HOUSTON -- Everybody knew his face, but nobody knew his name.
The photograph snapped Life magazine in Times Square the day the Japanese surrendered in World War II would quickly become one of the most famous pictures in American history: A sailor celebrating the war’s end by stealing an exuberant kiss from a pretty woman, bending over with one arm wrapped around her waist and another hooked behind her neck.
“Yeah, that was my girlfriend,” Glenn McDuffie later joked to the guys at Frency’s Barber Shop in Bellaire.
“She was standing out there in the middle of the street, she heard me, I turned around and did like this,” he recalled, bending over at the waist in a 2011 interview. “And I went over there and kissed her.”
Actually, he had never met the woman before the day he stepped out of a subway entrance and heard the war was over. And the photographer didn’t even bother asking his name.
So for more than six decades, McDuffie’s name was lost to history. And when he died in Dallas on March 9, the old sailor might have passed into obscurity if he hadn’t obstinately decided to prove his place for posterity by contacting a police sketch artist.
“I had him come to my house and I had him kissing a pillow,” said Lois Gibson, showing off photographs hanging in her office at Houston police headquarters. “I had him in the same position as the kissing sailor. And I took almost a hundred pictures.”
Gibson, renowned for drawing strikingly precise likenesses of faces using nothing more than clues provided by traumatized witnesses or decomposed corpses, didn’t believe she could prove McDuffie’s claim.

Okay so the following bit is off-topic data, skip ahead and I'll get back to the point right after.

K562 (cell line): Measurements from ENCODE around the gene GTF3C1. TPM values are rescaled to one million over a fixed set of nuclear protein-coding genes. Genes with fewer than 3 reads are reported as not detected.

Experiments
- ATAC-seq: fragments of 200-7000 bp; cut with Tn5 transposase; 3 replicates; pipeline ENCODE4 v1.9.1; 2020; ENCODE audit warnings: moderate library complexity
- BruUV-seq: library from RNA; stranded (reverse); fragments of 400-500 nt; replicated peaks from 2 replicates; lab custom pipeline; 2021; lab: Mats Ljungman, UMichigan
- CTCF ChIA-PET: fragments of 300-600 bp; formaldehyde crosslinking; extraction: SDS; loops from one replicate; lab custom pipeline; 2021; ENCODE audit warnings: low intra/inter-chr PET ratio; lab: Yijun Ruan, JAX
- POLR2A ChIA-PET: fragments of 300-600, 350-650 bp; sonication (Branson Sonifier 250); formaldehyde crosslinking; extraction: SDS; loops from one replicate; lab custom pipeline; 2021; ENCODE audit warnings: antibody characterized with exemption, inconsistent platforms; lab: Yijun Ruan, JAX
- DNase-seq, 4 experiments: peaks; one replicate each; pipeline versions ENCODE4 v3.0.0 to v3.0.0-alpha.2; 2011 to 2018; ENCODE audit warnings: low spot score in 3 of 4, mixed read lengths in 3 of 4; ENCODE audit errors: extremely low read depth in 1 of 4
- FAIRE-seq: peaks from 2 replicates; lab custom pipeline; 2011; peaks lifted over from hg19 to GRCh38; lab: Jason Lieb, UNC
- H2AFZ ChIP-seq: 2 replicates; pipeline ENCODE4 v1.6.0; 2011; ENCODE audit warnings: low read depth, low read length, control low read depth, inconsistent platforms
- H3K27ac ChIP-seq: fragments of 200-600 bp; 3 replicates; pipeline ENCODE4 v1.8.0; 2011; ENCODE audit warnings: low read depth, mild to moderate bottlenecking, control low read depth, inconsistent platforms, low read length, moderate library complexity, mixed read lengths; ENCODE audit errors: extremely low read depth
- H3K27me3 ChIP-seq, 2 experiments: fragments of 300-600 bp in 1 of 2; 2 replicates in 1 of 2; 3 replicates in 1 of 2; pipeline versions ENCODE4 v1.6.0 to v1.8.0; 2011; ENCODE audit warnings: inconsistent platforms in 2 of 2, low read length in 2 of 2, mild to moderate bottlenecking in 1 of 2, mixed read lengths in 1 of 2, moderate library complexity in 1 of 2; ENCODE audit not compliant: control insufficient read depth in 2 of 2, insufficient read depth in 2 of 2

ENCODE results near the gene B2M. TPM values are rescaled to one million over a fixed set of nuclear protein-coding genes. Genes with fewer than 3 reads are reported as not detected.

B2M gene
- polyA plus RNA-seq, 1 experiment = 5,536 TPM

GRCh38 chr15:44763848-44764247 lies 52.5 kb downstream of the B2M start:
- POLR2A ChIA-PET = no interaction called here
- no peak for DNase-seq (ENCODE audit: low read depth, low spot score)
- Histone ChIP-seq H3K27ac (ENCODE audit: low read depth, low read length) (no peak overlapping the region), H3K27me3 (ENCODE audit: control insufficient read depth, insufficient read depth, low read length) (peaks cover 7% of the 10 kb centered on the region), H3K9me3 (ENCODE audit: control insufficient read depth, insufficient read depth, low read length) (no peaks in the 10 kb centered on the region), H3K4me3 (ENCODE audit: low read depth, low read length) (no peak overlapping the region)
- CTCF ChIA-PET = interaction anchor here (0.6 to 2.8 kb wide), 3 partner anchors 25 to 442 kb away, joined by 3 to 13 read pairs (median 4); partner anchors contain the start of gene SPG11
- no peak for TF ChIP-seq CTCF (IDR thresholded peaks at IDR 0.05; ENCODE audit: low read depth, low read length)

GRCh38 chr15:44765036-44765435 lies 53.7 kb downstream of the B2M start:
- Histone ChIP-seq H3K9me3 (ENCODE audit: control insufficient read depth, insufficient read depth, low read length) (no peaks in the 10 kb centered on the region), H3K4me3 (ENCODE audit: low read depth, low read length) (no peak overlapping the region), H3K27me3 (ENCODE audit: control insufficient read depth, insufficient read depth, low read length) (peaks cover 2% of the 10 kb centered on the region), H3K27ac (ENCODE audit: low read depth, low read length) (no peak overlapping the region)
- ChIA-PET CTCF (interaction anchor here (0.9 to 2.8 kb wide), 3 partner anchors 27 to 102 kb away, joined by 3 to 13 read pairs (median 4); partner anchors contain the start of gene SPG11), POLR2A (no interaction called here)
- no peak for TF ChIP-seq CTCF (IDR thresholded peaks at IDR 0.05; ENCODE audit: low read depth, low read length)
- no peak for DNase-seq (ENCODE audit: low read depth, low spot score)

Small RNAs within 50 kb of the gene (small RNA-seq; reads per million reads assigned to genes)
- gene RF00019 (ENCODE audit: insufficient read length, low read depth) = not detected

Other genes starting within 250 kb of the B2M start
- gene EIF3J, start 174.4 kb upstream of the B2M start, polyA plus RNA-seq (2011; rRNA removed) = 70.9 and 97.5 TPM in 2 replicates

“I thought it was impossible,” she recalled. “I would’ve been thrilled to have the guy live here that was the guy in that famous kissing picture. So when I laid him on top of the other one and I saw it lined up, I started crying.”
After comparing the original photograph with her staged recreation, she had no doubt the retired sailor living in Houston was telling the truth.
“Every strand of muscle, every bone, the ears – the most complicated thing on your head – the ear was exact,” she said. “Everything. It’s him. I’m positive.”
After the news broke, McDuffie became famous all over again as the story spread around the world. Suddenly, he was invited to fly first class to naval balls. Sports teams gave him free seats in fancy suites, projecting his picture on stadium screens for cheering crowds.
And he ended up smooching with a lot of women.
“Everywhere he went, women would want to kiss him on the cheek and get their picture taken,” Gibson remembered. “And he was making $200 an hour signing the picture for $10 a picture. He was rolling in money and kissing women.”
With his place in history secured, McDuffie died at 86. But that picture of a young sailor stealing a kiss in Times Square will live forever.
Click on the video below to see an interview with McDuffie from Oct. 3, 2009 during the Lone Star Honor Flight, where 76 World War II veterans traveled to Washington, D.C. to tour several sites.